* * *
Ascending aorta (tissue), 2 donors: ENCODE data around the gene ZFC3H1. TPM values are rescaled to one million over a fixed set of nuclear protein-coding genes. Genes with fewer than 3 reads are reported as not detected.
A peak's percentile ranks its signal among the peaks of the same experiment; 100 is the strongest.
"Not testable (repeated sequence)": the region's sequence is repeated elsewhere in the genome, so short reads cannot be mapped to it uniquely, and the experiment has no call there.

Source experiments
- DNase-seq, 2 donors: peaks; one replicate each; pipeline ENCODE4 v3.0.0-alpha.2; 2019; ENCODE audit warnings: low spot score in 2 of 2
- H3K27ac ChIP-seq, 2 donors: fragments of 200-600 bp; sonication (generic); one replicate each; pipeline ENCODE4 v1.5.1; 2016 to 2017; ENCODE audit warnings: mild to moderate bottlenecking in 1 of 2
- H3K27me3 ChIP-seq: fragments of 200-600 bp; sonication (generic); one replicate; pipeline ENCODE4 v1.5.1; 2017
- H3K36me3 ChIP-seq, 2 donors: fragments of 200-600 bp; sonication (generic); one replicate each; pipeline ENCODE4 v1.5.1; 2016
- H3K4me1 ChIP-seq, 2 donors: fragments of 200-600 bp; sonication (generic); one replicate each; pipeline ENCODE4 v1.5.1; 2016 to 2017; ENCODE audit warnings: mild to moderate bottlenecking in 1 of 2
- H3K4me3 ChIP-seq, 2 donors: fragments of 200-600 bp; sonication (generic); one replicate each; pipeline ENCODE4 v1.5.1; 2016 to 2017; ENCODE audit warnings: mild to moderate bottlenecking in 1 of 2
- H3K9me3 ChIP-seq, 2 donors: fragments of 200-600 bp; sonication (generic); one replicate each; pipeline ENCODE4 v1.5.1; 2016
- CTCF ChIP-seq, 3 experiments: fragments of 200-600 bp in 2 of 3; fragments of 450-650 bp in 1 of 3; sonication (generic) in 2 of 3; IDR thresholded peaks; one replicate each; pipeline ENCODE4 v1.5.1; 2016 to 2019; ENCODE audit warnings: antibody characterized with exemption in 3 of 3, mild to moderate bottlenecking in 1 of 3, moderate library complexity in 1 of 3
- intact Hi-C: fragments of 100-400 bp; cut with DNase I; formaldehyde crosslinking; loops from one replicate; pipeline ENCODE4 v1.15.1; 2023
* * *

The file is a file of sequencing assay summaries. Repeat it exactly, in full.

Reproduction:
Ascending aorta (tissue), 2 donors: ENCODE data around the gene ZFC3H1. TPM values are rescaled to one million over a fixed set of nuclear protein-coding genes. Genes with fewer than 3 reads are reported as not detected.
A peak's percentile ranks its signal among the peaks of the same experiment; 100 is the strongest.
"Not testable (repeated sequence)": the region's sequence is repeated elsewhere in the genome, so short reads cannot be mapped to it uniquely, and the experiment has no call there.

Source experiments
- DNase-seq, 2 donors: peaks; one replicate each; pipeline ENCODE4 v3.0.0-alpha.2; 2019; ENCODE audit warnings: low spot score in 2 of 2
- H3K27ac ChIP-seq, 2 donors: fragments of 200-600 bp; sonication (generic); one replicate each; pipeline ENCODE4 v1.5.1; 2016 to 2017; ENCODE audit warnings: mild to moderate bottlenecking in 1 of 2
- H3K27me3 ChIP-seq: fragments of 200-600 bp; sonication (generic); one replicate; pipeline ENCODE4 v1.5.1; 2017
- H3K36me3 ChIP-seq, 2 donors: fragments of 200-600 bp; sonication (generic); one replicate each; pipeline ENCODE4 v1.5.1; 2016
- H3K4me1 ChIP-seq, 2 donors: fragments of 200-600 bp; sonication (generic); one replicate each; pipeline ENCODE4 v1.5.1; 2016 to 2017; ENCODE audit warnings: mild to moderate bottlenecking in 1 of 2
- H3K4me3 ChIP-seq, 2 donors: fragments of 200-600 bp; sonication (generic); one replicate each; pipeline ENCODE4 v1.5.1; 2016 to 2017; ENCODE audit warnings: mild to moderate bottlenecking in 1 of 2
- H3K9me3 ChIP-seq, 2 donors: fragments of 200-600 bp; sonication (generic); one replicate each; pipeline ENCODE4 v1.5.1; 2016
- CTCF ChIP-seq, 3 experiments: fragments of 200-600 bp in 2 of 3; fragments of 450-650 bp in 1 of 3; sonication (generic) in 2 of 3; IDR thresholded peaks; one replicate each; pipeline ENCODE4 v1.5.1; 2016 to 2019; ENCODE audit warnings: antibody characterized with exemption in 3 of 3, mild to moderate bottlenecking in 1 of 3, moderate library complexity in 1 of 3
- intact Hi-C: fragments of 100-400 bp; cut with DNase I; formaldehyde crosslinking; loops from one replicate; pipeline ENCODE4 v1.15.1; 2023